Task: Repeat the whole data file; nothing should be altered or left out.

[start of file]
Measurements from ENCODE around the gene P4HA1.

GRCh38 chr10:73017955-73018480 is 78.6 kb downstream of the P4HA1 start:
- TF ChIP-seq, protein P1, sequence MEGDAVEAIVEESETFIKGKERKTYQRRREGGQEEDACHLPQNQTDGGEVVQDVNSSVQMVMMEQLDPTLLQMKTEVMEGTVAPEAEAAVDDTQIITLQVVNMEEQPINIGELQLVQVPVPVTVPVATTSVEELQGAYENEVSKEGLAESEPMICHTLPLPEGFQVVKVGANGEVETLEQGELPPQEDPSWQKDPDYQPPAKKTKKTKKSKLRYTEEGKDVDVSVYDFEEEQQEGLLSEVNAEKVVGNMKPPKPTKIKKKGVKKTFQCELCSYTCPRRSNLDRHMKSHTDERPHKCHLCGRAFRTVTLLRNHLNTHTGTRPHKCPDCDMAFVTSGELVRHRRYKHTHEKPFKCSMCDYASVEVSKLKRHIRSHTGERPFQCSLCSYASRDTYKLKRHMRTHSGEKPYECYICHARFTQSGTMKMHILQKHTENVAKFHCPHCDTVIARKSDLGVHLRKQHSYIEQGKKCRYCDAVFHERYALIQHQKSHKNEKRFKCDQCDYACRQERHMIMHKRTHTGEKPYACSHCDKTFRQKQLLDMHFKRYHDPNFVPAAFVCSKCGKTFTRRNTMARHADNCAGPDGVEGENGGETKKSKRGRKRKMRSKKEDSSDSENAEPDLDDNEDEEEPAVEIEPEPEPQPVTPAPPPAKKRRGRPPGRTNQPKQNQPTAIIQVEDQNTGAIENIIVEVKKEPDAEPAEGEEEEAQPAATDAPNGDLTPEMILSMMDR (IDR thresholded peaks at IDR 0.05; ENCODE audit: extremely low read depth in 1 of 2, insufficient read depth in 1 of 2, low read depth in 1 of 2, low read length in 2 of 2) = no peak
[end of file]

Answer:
Measurements from ENCODE around the gene P4HA1.

GRCh38 chr10:73017955-73018480 is 78.6 kb downstream of the P4HA1 start:
- TF ChIP-seq, protein P1, sequence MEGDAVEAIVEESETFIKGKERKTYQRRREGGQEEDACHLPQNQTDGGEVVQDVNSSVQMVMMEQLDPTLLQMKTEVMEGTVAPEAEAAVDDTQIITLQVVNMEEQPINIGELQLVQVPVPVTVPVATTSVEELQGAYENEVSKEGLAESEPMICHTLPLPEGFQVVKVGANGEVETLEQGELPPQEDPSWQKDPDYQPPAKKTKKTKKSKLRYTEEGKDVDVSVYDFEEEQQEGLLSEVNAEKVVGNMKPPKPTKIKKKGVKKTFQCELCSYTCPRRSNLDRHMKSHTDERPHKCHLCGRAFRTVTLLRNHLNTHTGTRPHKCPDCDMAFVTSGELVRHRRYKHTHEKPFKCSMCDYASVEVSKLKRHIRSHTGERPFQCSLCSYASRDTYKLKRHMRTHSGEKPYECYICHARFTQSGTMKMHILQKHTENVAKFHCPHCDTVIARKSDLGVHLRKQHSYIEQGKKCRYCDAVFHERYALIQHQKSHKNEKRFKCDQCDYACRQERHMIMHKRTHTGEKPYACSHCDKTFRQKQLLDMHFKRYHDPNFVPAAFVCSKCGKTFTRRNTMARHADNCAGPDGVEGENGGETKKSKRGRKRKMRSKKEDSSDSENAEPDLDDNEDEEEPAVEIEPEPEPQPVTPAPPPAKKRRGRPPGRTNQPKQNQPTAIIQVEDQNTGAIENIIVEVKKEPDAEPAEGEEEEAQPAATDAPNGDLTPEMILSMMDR (IDR thresholded peaks at IDR 0.05; ENCODE audit: extremely low read depth in 1 of 2, insufficient read depth in 1 of 2, low read depth in 1 of 2, low read length in 2 of 2) = no peak